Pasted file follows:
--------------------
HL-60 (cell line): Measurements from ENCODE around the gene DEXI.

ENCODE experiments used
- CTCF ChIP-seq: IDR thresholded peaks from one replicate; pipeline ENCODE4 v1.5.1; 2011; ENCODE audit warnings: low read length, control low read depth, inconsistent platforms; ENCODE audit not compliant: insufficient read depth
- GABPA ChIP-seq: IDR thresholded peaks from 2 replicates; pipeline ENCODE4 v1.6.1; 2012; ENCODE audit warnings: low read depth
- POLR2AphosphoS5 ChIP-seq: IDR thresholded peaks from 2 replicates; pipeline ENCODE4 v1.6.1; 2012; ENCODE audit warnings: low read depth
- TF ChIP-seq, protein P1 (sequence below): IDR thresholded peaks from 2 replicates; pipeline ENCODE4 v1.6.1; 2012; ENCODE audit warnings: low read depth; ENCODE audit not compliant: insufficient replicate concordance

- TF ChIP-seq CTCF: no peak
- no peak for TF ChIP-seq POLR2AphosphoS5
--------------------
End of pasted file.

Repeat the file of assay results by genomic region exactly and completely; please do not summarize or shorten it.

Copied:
HL-60 (cell line): Measurements from ENCODE around the gene DEXI.

ENCODE experiments used
- CTCF ChIP-seq: IDR thresholded peaks from one replicate; pipeline ENCODE4 v1.5.1; 2011; ENCODE audit warnings: low read length, control low read depth, inconsistent platforms; ENCODE audit not compliant: insufficient read depth
- GABPA ChIP-seq: IDR thresholded peaks from 2 replicates; pipeline ENCODE4 v1.6.1; 2012; ENCODE audit warnings: low read depth
- POLR2AphosphoS5 ChIP-seq: IDR thresholded peaks from 2 replicates; pipeline ENCODE4 v1.6.1; 2012; ENCODE audit warnings: low read depth
- TF ChIP-seq, protein P1 (sequence below): IDR thresholded peaks from 2 replicates; pipeline ENCODE4 v1.6.1; 2012; ENCODE audit warnings: low read depth; ENCODE audit not compliant: insufficient replicate concordance

- TF ChIP-seq CTCF: no peak
- no peak for TF ChIP-seq POLR2AphosphoS5